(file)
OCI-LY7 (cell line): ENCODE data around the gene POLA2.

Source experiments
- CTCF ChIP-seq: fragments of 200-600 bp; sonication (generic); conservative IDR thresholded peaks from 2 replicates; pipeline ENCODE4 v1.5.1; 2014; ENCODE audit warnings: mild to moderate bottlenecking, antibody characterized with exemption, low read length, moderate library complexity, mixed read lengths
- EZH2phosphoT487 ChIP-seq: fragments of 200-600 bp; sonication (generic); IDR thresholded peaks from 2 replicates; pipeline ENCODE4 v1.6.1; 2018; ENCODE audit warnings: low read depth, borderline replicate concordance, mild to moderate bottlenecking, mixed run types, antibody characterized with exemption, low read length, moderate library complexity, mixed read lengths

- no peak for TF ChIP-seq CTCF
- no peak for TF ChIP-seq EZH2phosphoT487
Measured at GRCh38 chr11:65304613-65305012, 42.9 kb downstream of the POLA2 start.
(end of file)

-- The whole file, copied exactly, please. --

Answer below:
OCI-LY7 (cell line): ENCODE data around the gene POLA2.

Source experiments
- CTCF ChIP-seq: fragments of 200-600 bp; sonication (generic); conservative IDR thresholded peaks from 2 replicates; pipeline ENCODE4 v1.5.1; 2014; ENCODE audit warnings: mild to moderate bottlenecking, antibody characterized with exemption, low read length, moderate library complexity, mixed read lengths
- EZH2phosphoT487 ChIP-seq: fragments of 200-600 bp; sonication (generic); IDR thresholded peaks from 2 replicates; pipeline ENCODE4 v1.6.1; 2018; ENCODE audit warnings: low read depth, borderline replicate concordance, mild to moderate bottlenecking, mixed run types, antibody characterized with exemption, low read length, moderate library complexity, mixed read lengths

- no peak for TF ChIP-seq CTCF
- no peak for TF ChIP-seq EZH2phosphoT487
Measured at GRCh38 chr11:65304613-65305012, 42.9 kb downstream of the POLA2 start.